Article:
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Erkki-Sven Tüür and the New Tallinn Trio at the Phillips Collection

By Stephen Brookes • The Washington Post • February 26, 2011

Arvo Pärt may be the most celebrated composer to come out of Estonia, but to judge by a riveting concert at the Phillips Collection on Thursday night, the place is a smallish hotbed of serious musical talent.

Erkki-Sven TüürTake, for instance, the composer Erkki-Sven Tüür, whose chamber music was the focus of the evening. Spare, probing, intense and extraordinarily characterful, Tuur's compositions work on an almost physical level, using insistent gestures to build structures of sound that are both powerful and deeply moving - and even, in the case of the final piece, downright exalting.

And Tüür couldn't ask for more committed interpreters than the New Tallinn Trio, superb Estonian musicians who turned in ear-searing playing throughout the evening. The concert (part of the Phillips's "Leading European Composers" series) opened with the trio "Architectonics VII," and many of the hallmarks of Tüür's music were quickly apparent. Evocative and unabashedly expressive, even playful, it spoke a modern but completely accessible language in which melody was never far from the surface, building repeated gestures and phrases into a powerhouse of momentum that was nothing less than exhilarating. That also held true in "Conversio," for violin and piano, a lighter and more delicate work - you were reminded of birds flying in a gusty wind - that developed into a wonderful perpetuum mobile before dissolving into fragments.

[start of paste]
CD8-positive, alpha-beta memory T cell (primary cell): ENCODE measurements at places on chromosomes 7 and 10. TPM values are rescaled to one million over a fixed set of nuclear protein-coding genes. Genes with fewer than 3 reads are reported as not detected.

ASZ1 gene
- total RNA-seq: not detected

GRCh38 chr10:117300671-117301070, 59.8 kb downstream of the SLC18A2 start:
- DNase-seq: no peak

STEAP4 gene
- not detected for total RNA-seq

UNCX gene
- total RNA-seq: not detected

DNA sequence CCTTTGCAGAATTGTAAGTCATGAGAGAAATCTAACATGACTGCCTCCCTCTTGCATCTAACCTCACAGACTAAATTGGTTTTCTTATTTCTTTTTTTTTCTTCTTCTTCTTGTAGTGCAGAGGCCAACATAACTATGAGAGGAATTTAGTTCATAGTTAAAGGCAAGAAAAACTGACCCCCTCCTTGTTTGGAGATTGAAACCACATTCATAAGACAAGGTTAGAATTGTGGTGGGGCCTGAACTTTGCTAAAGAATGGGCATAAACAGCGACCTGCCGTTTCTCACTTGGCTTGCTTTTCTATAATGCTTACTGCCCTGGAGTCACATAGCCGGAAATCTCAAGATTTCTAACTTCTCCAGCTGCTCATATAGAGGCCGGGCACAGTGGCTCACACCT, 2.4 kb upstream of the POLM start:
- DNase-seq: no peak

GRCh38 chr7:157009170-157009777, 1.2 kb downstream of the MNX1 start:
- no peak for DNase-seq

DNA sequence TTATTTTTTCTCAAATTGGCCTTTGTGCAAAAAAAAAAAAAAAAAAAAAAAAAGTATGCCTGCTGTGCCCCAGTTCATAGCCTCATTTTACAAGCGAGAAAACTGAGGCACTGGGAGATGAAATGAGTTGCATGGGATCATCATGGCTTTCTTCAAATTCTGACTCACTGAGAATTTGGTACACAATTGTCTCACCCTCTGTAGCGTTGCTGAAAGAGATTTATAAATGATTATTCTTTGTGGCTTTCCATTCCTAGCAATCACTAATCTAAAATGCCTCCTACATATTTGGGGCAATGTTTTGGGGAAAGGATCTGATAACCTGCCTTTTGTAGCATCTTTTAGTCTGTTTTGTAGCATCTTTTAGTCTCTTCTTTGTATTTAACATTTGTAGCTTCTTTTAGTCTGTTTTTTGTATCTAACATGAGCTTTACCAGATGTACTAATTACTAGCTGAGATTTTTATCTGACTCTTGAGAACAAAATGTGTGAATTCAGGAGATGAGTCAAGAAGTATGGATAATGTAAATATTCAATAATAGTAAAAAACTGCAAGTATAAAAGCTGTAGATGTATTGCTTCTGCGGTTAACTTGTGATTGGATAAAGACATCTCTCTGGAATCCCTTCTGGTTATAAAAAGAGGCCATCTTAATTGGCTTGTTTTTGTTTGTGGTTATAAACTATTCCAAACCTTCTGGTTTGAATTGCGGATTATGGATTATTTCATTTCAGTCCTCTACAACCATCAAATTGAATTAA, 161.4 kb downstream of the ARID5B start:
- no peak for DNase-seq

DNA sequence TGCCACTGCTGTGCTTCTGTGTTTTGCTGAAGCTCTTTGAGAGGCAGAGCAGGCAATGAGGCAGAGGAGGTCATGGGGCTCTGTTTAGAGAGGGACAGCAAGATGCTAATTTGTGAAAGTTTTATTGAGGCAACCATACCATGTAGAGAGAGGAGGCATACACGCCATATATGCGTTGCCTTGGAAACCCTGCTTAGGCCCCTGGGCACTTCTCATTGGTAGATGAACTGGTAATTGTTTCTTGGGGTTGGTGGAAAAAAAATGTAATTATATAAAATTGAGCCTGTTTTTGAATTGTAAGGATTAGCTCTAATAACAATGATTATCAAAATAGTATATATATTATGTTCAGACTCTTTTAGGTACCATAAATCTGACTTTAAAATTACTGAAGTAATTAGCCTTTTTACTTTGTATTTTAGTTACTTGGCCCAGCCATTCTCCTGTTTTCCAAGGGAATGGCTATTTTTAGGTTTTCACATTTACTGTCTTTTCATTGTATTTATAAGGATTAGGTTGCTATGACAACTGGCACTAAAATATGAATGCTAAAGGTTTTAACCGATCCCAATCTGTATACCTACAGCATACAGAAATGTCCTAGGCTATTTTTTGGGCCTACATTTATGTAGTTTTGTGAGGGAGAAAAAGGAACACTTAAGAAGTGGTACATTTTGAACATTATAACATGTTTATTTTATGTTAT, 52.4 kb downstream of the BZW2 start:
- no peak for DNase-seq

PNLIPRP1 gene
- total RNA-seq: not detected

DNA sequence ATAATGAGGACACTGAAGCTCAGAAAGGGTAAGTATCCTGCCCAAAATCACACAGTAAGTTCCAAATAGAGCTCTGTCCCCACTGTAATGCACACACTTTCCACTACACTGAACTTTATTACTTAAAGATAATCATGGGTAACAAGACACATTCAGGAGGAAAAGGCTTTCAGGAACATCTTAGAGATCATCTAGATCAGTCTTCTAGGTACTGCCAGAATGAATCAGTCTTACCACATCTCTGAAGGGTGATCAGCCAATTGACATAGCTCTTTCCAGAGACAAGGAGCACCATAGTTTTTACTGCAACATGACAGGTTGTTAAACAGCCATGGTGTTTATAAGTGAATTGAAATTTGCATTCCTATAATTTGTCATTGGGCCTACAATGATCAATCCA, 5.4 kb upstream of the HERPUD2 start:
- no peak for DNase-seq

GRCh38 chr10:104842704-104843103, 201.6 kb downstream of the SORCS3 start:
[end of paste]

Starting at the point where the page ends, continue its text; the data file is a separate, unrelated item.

Helena TulveThe lovely and almost pastoral "Dedication," for cello and piano, was full of yearning, though"Synergie," for violin and cello, seemed more academic and less satisfyingly natural than Tüür's other works. Another Estonian composer, Helena Tulve, was represented with "Lumineux/Opaque." Tulve is clearly fascinated with long, sustained sonorities; she builds colorful masses of sound and slides them into each other, and it was an intriguing, poetic work - even if all the glissando-ing had you reaching for the Dramamine at times. But the most purely beautiful music of the evening came at its close, with Tüür's "Fata Morgana," a work that, like the mirage it is named for, drew you in with shimmering, irresistible allure.

Posted on Sunday, February 27, 2011 at 11:41AM by Registered CommenterStephen Brookes | CommentsPost a Comment

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